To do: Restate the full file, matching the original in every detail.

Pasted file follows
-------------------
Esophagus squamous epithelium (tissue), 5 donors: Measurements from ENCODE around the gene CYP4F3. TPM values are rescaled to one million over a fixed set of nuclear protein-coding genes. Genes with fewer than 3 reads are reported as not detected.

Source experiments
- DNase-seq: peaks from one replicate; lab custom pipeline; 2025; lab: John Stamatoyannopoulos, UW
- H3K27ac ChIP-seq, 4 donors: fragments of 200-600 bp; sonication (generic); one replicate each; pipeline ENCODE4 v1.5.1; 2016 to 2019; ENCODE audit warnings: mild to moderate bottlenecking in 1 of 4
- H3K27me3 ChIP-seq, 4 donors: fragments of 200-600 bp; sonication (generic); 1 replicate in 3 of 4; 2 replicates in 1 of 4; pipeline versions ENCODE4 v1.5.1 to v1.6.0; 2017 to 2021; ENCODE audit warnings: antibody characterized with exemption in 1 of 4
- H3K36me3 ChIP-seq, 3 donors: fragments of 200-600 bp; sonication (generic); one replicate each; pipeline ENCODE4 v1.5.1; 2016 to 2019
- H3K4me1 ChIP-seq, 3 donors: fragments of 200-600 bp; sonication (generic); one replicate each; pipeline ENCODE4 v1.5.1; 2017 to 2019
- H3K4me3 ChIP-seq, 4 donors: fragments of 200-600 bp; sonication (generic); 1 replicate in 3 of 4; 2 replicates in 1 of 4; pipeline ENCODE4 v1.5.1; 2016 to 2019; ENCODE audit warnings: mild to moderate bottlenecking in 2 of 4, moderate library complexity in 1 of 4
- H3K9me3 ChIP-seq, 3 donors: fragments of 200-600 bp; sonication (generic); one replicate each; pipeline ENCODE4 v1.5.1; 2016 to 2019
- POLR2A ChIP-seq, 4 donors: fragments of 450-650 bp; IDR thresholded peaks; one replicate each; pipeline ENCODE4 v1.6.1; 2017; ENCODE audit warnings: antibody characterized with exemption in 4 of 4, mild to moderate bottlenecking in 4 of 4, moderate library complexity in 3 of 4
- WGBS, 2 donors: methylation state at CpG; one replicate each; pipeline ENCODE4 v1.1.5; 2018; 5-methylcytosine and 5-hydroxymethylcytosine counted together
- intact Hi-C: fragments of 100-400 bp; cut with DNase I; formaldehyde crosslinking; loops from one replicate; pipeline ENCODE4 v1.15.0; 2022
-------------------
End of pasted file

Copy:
Esophagus squamous epithelium (tissue), 5 donors: Measurements from ENCODE around the gene CYP4F3. TPM values are rescaled to one million over a fixed set of nuclear protein-coding genes. Genes with fewer than 3 reads are reported as not detected.

Source experiments
- DNase-seq: peaks from one replicate; lab custom pipeline; 2025; lab: John Stamatoyannopoulos, UW
- H3K27ac ChIP-seq, 4 donors: fragments of 200-600 bp; sonication (generic); one replicate each; pipeline ENCODE4 v1.5.1; 2016 to 2019; ENCODE audit warnings: mild to moderate bottlenecking in 1 of 4
- H3K27me3 ChIP-seq, 4 donors: fragments of 200-600 bp; sonication (generic); 1 replicate in 3 of 4; 2 replicates in 1 of 4; pipeline versions ENCODE4 v1.5.1 to v1.6.0; 2017 to 2021; ENCODE audit warnings: antibody characterized with exemption in 1 of 4
- H3K36me3 ChIP-seq, 3 donors: fragments of 200-600 bp; sonication (generic); one replicate each; pipeline ENCODE4 v1.5.1; 2016 to 2019
- H3K4me1 ChIP-seq, 3 donors: fragments of 200-600 bp; sonication (generic); one replicate each; pipeline ENCODE4 v1.5.1; 2017 to 2019
- H3K4me3 ChIP-seq, 4 donors: fragments of 200-600 bp; sonication (generic); 1 replicate in 3 of 4; 2 replicates in 1 of 4; pipeline ENCODE4 v1.5.1; 2016 to 2019; ENCODE audit warnings: mild to moderate bottlenecking in 2 of 4, moderate library complexity in 1 of 4
- H3K9me3 ChIP-seq, 3 donors: fragments of 200-600 bp; sonication (generic); one replicate each; pipeline ENCODE4 v1.5.1; 2016 to 2019
- POLR2A ChIP-seq, 4 donors: fragments of 450-650 bp; IDR thresholded peaks; one replicate each; pipeline ENCODE4 v1.6.1; 2017; ENCODE audit warnings: antibody characterized with exemption in 4 of 4, mild to moderate bottlenecking in 4 of 4, moderate library complexity in 3 of 4
- WGBS, 2 donors: methylation state at CpG; one replicate each; pipeline ENCODE4 v1.1.5; 2018; 5-methylcytosine and 5-hydroxymethylcytosine counted together
- intact Hi-C: fragments of 100-400 bp; cut with DNase I; formaldehyde crosslinking; loops from one replicate; pipeline ENCODE4 v1.15.0; 2022